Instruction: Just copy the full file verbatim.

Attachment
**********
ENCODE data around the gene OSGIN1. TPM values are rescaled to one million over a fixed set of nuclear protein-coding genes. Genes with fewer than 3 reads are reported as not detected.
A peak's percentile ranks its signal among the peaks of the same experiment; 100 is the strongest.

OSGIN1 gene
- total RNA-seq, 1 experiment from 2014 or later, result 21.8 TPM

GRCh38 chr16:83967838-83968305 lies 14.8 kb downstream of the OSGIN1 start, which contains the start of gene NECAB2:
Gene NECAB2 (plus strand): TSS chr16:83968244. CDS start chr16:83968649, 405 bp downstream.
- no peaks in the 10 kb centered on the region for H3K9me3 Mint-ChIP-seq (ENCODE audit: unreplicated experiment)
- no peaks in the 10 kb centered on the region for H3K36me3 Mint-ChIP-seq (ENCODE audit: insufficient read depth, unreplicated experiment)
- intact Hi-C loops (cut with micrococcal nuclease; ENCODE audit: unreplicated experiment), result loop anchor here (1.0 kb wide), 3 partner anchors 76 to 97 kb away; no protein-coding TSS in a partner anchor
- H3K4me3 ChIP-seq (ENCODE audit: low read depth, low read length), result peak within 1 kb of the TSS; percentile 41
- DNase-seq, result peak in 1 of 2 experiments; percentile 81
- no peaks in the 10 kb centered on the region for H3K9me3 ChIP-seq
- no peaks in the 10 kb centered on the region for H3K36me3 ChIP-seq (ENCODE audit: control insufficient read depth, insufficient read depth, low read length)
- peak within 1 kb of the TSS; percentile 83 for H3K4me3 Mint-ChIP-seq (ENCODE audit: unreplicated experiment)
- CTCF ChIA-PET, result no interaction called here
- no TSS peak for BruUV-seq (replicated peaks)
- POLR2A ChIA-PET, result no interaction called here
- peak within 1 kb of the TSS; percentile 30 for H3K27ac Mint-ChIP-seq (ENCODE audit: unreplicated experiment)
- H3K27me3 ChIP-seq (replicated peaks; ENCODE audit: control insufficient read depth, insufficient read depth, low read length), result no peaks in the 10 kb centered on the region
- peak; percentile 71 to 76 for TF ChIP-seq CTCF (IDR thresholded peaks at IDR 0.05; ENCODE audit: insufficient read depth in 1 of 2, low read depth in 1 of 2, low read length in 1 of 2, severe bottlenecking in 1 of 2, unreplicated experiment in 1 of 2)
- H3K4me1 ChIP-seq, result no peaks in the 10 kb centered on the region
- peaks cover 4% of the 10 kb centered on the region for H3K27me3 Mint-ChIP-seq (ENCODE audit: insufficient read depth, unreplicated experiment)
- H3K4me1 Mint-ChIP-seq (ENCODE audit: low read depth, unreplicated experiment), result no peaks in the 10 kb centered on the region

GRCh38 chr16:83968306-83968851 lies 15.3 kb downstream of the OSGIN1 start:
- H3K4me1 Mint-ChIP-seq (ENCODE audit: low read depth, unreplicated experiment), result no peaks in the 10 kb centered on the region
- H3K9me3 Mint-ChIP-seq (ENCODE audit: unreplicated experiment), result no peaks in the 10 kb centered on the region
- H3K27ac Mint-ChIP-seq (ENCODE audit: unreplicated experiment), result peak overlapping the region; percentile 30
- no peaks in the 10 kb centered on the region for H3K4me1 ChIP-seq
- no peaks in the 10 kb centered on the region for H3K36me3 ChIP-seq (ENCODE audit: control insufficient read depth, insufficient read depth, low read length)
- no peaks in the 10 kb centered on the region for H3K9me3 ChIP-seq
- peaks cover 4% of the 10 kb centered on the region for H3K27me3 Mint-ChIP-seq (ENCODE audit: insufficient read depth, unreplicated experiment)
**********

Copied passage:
ENCODE data around the gene OSGIN1. TPM values are rescaled to one million over a fixed set of nuclear protein-coding genes. Genes with fewer than 3 reads are reported as not detected.
A peak's percentile ranks its signal among the peaks of the same experiment; 100 is the strongest.

OSGIN1 gene
- total RNA-seq, 1 experiment from 2014 or later, result 21.8 TPM

GRCh38 chr16:83967838-83968305 lies 14.8 kb downstream of the OSGIN1 start, which contains the start of gene NECAB2:
Gene NECAB2 (plus strand): TSS chr16:83968244. CDS start chr16:83968649, 405 bp downstream.
- no peaks in the 10 kb centered on the region for H3K9me3 Mint-ChIP-seq (ENCODE audit: unreplicated experiment)
- no peaks in the 10 kb centered on the region for H3K36me3 Mint-ChIP-seq (ENCODE audit: insufficient read depth, unreplicated experiment)
- intact Hi-C loops (cut with micrococcal nuclease; ENCODE audit: unreplicated experiment), result loop anchor here (1.0 kb wide), 3 partner anchors 76 to 97 kb away; no protein-coding TSS in a partner anchor
- H3K4me3 ChIP-seq (ENCODE audit: low read depth, low read length), result peak within 1 kb of the TSS; percentile 41
- DNase-seq, result peak in 1 of 2 experiments; percentile 81
- no peaks in the 10 kb centered on the region for H3K9me3 ChIP-seq
- no peaks in the 10 kb centered on the region for H3K36me3 ChIP-seq (ENCODE audit: control insufficient read depth, insufficient read depth, low read length)
- peak within 1 kb of the TSS; percentile 83 for H3K4me3 Mint-ChIP-seq (ENCODE audit: unreplicated experiment)
- CTCF ChIA-PET, result no interaction called here
- no TSS peak for BruUV-seq (replicated peaks)
- POLR2A ChIA-PET, result no interaction called here
- peak within 1 kb of the TSS; percentile 30 for H3K27ac Mint-ChIP-seq (ENCODE audit: unreplicated experiment)
- H3K27me3 ChIP-seq (replicated peaks; ENCODE audit: control insufficient read depth, insufficient read depth, low read length), result no peaks in the 10 kb centered on the region
- peak; percentile 71 to 76 for TF ChIP-seq CTCF (IDR thresholded peaks at IDR 0.05; ENCODE audit: insufficient read depth in 1 of 2, low read depth in 1 of 2, low read length in 1 of 2, severe bottlenecking in 1 of 2, unreplicated experiment in 1 of 2)
- H3K4me1 ChIP-seq, result no peaks in the 10 kb centered on the region
- peaks cover 4% of the 10 kb centered on the region for H3K27me3 Mint-ChIP-seq (ENCODE audit: insufficient read depth, unreplicated experiment)
- H3K4me1 Mint-ChIP-seq (ENCODE audit: low read depth, unreplicated experiment), result no peaks in the 10 kb centered on the region

GRCh38 chr16:83968306-83968851 lies 15.3 kb downstream of the OSGIN1 start:
- H3K4me1 Mint-ChIP-seq (ENCODE audit: low read depth, unreplicated experiment), result no peaks in the 10 kb centered on the region
- H3K9me3 Mint-ChIP-seq (ENCODE audit: unreplicated experiment), result no peaks in the 10 kb centered on the region
- H3K27ac Mint-ChIP-seq (ENCODE audit: unreplicated experiment), result peak overlapping the region; percentile 30
- no peaks in the 10 kb centered on the region for H3K4me1 ChIP-seq
- no peaks in the 10 kb centered on the region for H3K36me3 ChIP-seq (ENCODE audit: control insufficient read depth, insufficient read depth, low read length)
- no peaks in the 10 kb centered on the region for H3K9me3 ChIP-seq
- peaks cover 4% of the 10 kb centered on the region for H3K27me3 Mint-ChIP-seq (ENCODE audit: insufficient read depth, unreplicated experiment)